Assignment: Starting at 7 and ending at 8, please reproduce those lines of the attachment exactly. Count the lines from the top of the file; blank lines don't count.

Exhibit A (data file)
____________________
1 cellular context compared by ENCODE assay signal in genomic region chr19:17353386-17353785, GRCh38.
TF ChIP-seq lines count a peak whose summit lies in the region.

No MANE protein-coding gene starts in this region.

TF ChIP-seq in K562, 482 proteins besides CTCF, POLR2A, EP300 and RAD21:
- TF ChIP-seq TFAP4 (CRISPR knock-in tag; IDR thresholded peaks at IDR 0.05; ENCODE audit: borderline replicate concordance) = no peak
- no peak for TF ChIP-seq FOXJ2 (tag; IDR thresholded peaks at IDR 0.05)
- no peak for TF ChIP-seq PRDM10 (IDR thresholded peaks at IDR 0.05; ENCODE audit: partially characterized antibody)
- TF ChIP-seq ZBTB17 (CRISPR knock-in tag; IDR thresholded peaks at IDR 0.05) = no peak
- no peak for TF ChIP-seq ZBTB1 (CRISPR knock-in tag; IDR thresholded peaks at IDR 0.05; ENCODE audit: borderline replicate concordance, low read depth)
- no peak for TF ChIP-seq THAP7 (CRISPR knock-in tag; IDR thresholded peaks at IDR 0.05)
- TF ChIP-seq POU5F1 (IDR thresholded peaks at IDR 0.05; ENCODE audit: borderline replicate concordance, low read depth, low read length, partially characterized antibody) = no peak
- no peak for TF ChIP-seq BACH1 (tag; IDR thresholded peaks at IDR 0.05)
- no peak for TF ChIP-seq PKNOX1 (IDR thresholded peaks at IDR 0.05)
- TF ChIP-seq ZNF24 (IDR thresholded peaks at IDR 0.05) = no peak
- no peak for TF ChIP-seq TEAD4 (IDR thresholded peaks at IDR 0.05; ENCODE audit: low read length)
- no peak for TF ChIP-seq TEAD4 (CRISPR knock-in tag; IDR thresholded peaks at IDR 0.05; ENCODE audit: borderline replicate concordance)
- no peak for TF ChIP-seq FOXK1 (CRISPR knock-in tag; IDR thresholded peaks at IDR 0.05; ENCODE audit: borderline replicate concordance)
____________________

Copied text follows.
- no peak for TF ChIP-seq PRDM10 (IDR thresholded peaks at IDR 0.05; ENCODE audit: partially characterized antibody)
- TF ChIP-seq ZBTB17 (CRISPR knock-in tag; IDR thresholded peaks at IDR 0.05) = no peak